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Understanding the female psyche

Whistler Reads book club hosts discussion with author of The Female Brain

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How many men can’t figure out women?

Well here is your chance to open the book on the female psyche.

The Whistler Reads – The Village Book Group is hosting a discussion with Dr. Louann Brizendine about her book, The Female Brain on Thursday, Nov. 1 at 7 p.m. at The Durlacher Hof B&B, at 7055 Nesters Road.

The book explores how the female brain is built differently than men’s brains and how hormones guide female social and sexual behaviours and such things as nurturing and aggression.

Learn about the eight stages Brizendine breaks female life maps into at this community book club meeting.

Brizendine, now a neuropsychiatrist at the University of California, is a Yale graduate and former faculty at Harvard Medical School. She founded the Teen Girls’ Mood and Hormone Clinic in California and has been featured in everything from O Magazine and The New York Times to Good Morning America and 20/20.

Whistler Reads hosts a book club meeting every eight weeks, often bringing in authors or guest speakers to discuss the book of the month. The non-profit group aims to motivate new readers and challenge seasoned ones to insightful roundtable discussion.

The Female Brain is available at Armchair Books in Whistler. Whistler Reads members receive a 10 per cent discount.

To register for the free group, call Whistler Reads founder Paula Shackleton at 604-907-2804. Admission is $5 at the door to cover refreshments.

 

Reel Alternatives wraps up fall season with The Devil

The documentary Shake Hands With The Devil will share the horrific struggles of General Romeo Dallaire on Nov. 7 at 7 and 9:30 p.m. at Village 8 Cinemas.

The last fall film of the Whistler Film Festival Society’s Reel Alternative series was described as, “Wrenching,” by Geoff Pevere of the Toronto Star . “A solidly absorbing documentary. The film is part therapeutic personal exorcism and part passionate humanitarian indictment. It uses the lingering trauma of one man as a way of opening on larger questions of global indifference and responsibility.”

Within 100 days in 1994 more than 800,000 men, women and children were brutally killed (many of them horrifically hacked to death with machetes) in the African country of Rwanda.

Canadian Lieutenant General Romeo Dallaire was assigned by the United Nations to deal with the problem, but was never given the manpower or resources and couldn’t stop the genocide.

After 10 years of reliving the horrors, and an attempted suicide, Dallaire wrote about his pain in the book, Shake Hands With The Devil .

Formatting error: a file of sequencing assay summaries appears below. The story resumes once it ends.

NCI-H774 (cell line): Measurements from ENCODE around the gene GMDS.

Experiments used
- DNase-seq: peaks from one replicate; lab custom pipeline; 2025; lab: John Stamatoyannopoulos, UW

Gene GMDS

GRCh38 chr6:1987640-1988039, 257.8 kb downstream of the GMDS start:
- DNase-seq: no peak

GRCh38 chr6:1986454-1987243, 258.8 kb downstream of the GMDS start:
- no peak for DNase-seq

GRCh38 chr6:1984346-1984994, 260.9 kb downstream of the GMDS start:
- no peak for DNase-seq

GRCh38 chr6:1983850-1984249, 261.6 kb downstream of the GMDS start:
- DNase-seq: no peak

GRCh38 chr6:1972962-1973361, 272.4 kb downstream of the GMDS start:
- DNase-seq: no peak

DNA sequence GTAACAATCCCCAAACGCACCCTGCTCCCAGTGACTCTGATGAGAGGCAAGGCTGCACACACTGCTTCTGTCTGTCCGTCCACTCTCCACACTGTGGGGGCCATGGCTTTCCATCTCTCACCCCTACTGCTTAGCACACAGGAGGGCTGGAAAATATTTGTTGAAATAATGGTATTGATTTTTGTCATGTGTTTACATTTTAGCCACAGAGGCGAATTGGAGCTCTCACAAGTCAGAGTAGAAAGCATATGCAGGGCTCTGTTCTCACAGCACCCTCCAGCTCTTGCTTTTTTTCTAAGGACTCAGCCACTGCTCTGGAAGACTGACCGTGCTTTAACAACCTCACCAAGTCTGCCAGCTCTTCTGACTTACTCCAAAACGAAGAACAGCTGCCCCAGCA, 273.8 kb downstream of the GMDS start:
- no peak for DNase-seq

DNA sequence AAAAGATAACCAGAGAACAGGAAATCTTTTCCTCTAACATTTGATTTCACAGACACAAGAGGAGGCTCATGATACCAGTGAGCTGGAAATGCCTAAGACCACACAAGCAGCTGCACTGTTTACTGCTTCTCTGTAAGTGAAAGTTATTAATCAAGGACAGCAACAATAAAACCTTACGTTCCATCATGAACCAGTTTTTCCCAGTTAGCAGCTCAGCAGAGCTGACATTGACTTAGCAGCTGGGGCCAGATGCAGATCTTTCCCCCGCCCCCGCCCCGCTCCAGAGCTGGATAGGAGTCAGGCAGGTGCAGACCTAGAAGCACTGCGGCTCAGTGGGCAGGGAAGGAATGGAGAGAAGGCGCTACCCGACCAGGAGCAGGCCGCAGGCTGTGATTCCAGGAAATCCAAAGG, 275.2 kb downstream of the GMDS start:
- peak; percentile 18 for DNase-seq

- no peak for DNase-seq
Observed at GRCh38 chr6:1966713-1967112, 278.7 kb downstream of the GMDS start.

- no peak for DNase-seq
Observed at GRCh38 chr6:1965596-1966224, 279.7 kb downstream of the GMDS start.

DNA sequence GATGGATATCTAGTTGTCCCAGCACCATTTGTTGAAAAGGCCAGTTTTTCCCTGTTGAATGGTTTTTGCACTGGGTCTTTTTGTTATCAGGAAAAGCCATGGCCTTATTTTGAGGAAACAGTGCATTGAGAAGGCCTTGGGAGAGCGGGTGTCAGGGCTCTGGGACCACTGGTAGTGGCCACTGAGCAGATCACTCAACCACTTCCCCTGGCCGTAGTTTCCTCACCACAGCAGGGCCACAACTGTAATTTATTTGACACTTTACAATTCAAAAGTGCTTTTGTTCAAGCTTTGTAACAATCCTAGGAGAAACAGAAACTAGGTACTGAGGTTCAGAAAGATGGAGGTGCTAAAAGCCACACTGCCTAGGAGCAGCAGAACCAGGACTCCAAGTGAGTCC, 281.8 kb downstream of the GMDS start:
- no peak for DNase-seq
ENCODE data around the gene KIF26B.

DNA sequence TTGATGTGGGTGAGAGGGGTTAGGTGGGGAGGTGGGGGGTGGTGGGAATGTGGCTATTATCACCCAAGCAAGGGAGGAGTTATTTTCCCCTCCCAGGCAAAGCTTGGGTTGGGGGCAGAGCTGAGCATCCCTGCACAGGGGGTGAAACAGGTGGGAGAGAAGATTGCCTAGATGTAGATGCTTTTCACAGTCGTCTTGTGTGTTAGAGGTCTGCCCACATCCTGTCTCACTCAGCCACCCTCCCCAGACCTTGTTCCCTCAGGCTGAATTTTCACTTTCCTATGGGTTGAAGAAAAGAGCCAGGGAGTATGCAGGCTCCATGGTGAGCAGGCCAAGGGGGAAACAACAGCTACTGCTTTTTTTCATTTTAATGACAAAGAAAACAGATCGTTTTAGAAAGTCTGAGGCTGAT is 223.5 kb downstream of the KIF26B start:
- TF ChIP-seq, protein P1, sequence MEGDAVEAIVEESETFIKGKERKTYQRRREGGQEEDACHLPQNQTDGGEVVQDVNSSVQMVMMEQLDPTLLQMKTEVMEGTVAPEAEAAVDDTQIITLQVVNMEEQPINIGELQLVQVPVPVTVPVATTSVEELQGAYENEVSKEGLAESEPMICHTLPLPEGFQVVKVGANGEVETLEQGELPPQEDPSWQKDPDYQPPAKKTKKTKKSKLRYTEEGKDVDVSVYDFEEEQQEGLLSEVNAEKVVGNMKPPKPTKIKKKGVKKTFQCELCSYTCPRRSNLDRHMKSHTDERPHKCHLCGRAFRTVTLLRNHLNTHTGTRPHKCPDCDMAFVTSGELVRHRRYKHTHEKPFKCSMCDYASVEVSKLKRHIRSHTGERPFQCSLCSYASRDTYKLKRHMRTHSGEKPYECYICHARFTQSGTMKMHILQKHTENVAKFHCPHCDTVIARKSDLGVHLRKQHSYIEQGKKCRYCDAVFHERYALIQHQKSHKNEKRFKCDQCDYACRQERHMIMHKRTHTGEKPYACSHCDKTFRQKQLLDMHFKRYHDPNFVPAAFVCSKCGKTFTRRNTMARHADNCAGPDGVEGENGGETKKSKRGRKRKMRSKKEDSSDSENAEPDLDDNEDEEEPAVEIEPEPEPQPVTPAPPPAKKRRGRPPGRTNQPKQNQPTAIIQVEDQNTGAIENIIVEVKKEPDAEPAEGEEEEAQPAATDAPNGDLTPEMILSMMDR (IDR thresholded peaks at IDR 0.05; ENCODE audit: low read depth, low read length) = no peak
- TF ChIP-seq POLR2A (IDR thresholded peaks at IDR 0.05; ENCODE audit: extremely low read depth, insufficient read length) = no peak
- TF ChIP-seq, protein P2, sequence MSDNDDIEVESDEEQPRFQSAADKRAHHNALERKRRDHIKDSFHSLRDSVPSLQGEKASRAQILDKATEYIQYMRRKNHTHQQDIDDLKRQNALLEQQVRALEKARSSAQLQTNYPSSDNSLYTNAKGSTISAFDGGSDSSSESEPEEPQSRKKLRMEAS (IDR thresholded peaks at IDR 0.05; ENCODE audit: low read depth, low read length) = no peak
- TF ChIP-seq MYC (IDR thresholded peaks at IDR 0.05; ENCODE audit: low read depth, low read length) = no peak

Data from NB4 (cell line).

The Canadian documentary production company, White Pine Pictures, and director Peter Raymont took up Dallaire’s story and followed him on his first return trip to Rwanda in April 2004, the 10th anniversary of the Rwanda genocide.

Shake Hands With The Devil, starring Roy Dupuis is a riveting character study of a man torn between duty and conscience as he witnesses one of history’s most horrific tragedies.

Shake Hands With The Devil has won numerous awards, including Best Documentary at the 2007 News and Documentary Emmy Awards, the World Cinema Documentary Audience Award at the Sundance Film Festival and the Best Documentary Jury Award at the Philadelphia Film Festival.

Tickets are $8.50 or $6.50 for Whistler Film Festival Society members.

 

A quarter of a century of arts to celebrate

The Whistler Arts Council celebrates its 25th anniversary with Our Whistler: Honouring Our History on Saturday, Oct. 27 at 6 p.m. at the Four Seasons Resort.

More than a dozen local legends will share their Whistler stories at the storytelling gala and dinner, which includes live entertainment from EMI recording artist Ali Milner, an art showcase by Isobel MacLaurin and the honouring of 25 Whistlerites who have passed on, but have left a lasting legacy.

This tell-all evening will unearth Whistler’s lesser-known historical points, spanning everything from how Whistler came up with its bed unit formula to how Whistler’s first bank was towed away in the middle of the night.

The reception begins at 6 p.m. followed by dinner at 7 p.m. and storytelling at 8:15 p.m.

Advance $125 tickets are now on sale. (A $100 tax receipt will be issued per ticket.)

Funds raised will support Whistler Arts Council events. Tickets are on sale at whistlerartscouncil.com or by calling 604-938-9221.

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